Hume, the Problem of Content, and the Idea of the Identical Self
Anna ORTÍN NADAL*
Abstract: After having presented his theory of personal identity in Book I, Part 4, Section 6 of A Treatise of Human Nature, Hume famously expressed a cryptic concern about it in the Appendix. This paper engages in the interpretative effort of elucidating the causes and the scope of Hume‟s retraction of his views on personal identity. I will argue that Hume‟s dissatisfaction arises from “the problem of content”. This problem points to the fact that, in Hume‟s account of the formation of our idea of the identical self, a necessary requirement for identity ascriptions is not met, and that such a requirement is the presence of the content of the successive perceptions that (according to the associative principles that he had presented throughout the Treatise) bring about the idea of identity.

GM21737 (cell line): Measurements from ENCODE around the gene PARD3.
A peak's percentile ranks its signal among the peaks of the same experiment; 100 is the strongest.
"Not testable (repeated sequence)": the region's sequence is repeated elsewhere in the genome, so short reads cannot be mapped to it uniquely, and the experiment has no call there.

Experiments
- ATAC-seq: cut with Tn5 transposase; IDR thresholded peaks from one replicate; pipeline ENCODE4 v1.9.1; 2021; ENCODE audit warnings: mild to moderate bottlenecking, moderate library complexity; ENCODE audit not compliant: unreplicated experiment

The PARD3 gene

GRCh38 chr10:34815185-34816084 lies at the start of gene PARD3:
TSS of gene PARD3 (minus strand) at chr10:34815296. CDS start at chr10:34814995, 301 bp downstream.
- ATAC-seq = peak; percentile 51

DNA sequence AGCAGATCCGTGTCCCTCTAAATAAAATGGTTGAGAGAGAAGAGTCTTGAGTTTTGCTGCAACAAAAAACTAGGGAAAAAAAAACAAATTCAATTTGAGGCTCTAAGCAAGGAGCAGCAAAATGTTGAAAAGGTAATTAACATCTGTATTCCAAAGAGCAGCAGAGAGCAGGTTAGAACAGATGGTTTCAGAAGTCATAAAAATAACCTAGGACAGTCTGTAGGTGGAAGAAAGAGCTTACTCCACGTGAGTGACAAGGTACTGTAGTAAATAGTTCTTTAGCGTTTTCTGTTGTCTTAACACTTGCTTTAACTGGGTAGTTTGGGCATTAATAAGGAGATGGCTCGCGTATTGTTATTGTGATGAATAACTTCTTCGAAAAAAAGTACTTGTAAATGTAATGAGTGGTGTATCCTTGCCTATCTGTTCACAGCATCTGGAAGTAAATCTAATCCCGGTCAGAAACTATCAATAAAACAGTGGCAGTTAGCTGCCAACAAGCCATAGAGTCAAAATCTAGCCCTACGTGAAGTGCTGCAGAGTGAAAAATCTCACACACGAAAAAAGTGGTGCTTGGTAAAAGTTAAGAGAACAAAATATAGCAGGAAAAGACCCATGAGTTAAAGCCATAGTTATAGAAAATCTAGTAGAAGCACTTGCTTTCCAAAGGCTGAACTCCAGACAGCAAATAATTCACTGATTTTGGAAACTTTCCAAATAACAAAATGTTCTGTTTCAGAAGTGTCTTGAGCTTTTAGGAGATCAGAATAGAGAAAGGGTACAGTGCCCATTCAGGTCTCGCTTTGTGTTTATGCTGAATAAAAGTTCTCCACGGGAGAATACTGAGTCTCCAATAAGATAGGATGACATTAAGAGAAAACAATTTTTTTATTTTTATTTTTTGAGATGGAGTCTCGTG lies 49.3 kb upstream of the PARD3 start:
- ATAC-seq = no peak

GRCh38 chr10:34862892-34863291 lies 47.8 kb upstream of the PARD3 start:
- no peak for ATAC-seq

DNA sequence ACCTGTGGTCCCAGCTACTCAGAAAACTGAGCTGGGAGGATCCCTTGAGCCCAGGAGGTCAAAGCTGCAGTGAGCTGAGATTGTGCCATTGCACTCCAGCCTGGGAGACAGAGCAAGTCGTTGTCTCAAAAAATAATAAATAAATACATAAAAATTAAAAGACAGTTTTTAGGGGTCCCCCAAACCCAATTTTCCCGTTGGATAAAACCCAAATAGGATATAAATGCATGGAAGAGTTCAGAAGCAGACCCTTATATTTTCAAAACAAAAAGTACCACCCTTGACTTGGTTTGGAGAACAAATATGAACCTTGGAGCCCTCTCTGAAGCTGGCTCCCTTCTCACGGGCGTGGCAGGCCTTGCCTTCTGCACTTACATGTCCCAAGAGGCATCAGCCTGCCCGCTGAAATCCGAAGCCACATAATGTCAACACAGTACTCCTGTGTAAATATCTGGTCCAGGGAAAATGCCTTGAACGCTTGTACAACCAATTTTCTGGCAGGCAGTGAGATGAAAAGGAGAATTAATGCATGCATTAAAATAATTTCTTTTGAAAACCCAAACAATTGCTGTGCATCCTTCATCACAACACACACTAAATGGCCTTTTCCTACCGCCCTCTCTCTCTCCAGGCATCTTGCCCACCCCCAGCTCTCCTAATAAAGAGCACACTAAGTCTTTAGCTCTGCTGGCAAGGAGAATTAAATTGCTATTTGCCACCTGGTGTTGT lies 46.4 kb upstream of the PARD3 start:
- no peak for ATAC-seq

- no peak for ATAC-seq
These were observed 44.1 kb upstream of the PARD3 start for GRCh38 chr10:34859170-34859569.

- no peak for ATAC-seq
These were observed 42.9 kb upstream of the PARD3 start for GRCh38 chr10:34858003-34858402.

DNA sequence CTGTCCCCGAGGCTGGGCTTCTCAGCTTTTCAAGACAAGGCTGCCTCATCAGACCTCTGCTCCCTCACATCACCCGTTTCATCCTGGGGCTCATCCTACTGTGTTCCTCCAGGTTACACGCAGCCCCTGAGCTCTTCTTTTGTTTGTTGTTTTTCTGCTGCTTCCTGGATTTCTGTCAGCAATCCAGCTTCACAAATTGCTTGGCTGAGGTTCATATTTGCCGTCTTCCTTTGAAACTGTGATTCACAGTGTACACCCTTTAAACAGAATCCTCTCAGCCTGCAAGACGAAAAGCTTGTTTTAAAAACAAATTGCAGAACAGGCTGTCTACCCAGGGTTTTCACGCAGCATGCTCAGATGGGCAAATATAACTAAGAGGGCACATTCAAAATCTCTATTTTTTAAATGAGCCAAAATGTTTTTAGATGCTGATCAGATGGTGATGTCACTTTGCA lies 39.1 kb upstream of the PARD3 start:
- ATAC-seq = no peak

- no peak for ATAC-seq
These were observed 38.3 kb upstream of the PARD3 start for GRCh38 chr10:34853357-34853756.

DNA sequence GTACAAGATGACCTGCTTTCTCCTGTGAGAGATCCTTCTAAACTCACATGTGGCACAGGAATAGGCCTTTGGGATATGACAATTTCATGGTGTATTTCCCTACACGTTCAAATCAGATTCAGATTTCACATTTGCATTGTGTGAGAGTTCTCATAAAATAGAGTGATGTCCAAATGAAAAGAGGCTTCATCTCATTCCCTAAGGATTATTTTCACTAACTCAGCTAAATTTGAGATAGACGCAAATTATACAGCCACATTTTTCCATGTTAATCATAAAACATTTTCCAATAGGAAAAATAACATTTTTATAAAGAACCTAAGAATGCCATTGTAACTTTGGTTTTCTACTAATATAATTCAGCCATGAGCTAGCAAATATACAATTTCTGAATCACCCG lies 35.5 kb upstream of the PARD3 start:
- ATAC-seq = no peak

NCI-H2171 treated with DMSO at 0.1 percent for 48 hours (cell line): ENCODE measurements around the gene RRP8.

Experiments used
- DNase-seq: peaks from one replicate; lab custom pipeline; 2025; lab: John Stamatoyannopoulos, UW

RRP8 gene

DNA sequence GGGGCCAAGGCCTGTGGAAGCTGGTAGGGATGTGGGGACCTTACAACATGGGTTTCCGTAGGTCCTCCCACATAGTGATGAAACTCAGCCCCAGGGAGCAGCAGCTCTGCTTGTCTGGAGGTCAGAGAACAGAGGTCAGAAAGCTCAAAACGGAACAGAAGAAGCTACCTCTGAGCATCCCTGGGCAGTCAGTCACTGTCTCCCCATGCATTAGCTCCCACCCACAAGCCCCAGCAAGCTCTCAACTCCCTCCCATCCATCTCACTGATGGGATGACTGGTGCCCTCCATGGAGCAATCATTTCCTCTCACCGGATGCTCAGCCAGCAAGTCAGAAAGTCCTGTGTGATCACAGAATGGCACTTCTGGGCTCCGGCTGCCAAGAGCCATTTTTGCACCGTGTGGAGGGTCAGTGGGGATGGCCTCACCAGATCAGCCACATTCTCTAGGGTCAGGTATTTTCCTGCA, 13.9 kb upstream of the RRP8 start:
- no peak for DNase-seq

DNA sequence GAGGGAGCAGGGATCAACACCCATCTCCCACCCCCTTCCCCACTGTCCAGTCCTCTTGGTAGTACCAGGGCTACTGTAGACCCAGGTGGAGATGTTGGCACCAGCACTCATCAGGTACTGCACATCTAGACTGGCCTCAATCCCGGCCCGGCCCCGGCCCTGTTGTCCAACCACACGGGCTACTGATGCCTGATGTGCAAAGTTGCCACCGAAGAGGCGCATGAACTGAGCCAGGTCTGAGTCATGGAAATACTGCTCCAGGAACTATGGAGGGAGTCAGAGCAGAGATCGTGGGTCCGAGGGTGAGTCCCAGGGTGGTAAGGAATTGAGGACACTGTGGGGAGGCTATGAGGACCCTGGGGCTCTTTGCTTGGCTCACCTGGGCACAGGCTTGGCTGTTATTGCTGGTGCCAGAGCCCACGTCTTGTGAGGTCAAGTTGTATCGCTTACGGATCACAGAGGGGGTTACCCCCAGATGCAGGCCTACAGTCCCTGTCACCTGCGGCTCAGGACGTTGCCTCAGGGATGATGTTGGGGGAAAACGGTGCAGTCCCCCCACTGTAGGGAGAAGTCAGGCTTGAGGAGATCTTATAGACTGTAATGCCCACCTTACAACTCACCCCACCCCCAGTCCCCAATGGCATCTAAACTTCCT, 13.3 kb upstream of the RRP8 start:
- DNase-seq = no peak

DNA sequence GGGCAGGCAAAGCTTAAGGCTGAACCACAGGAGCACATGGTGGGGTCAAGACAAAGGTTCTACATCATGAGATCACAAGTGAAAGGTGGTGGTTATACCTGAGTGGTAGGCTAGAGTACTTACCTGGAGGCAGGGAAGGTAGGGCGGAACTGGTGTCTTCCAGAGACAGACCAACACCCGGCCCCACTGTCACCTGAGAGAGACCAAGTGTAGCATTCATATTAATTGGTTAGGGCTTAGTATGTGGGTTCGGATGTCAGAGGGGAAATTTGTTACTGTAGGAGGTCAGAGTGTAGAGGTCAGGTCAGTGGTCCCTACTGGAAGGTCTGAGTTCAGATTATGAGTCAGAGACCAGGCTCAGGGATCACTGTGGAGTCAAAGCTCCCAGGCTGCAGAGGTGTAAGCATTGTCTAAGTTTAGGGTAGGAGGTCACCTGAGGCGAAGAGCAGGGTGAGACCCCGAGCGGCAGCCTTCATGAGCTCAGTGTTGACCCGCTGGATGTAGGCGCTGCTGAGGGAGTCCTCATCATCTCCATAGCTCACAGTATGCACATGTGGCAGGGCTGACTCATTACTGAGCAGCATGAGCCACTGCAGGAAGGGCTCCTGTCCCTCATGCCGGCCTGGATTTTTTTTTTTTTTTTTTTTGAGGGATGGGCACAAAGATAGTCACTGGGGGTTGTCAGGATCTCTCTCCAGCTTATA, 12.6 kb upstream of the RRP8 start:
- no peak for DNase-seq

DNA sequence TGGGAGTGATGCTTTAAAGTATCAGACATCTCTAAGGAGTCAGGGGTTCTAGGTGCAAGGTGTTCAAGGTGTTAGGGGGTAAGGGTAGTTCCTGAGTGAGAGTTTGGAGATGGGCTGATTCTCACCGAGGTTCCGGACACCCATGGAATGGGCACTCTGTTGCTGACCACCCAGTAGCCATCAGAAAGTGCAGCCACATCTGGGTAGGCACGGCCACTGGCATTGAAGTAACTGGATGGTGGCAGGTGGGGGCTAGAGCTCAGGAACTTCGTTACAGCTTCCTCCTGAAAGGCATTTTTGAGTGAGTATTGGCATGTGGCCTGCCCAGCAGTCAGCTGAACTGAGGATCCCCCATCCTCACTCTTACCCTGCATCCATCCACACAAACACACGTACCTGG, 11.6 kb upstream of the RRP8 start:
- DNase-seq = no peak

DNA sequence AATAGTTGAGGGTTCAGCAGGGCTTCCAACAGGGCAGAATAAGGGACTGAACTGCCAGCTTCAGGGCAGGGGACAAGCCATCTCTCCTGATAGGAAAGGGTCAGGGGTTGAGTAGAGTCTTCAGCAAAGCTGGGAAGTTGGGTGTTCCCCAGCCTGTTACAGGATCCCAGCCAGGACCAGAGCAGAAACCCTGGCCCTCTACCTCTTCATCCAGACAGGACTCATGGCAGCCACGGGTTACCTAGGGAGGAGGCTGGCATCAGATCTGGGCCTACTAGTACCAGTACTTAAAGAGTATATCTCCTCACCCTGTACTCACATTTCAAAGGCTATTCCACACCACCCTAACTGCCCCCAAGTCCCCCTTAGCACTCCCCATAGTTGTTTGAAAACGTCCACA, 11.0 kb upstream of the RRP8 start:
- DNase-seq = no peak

Hume had applied such an identity-ascription method to external objects, noting that relations of resemblance and causation between our successive perceptions of objects give rise to our idea of their identity. In the case of the idea of the self, however, Hume‟s explanation does not work because he applies that same identity-ascription method to perceptions that do not share the same content, neither between them nor with the resulting idea. The different perceptions that, because of their rapid succession, make the imagination create the idea of the self, are not perceptions of selves. I will argue that the inadequacy of this analogy is Hume‟s source of discontent: how is a succession of ordinary perceptions of all sorts of other objects supposed to bring about the idea of an identical self? I have called this “Hume‟s gap”. When putting forward a reading of Hume‟s concerns in the Appendix, it‟s worth keeping in mind that any interpretation must regard what could have worried Hume, and not what should have worried him.1 I will show how my reading along the lines of a problem of content is faithful to the texts as well as context-sensitive.
Keywords: David Hume, personal identity, resemblance, causation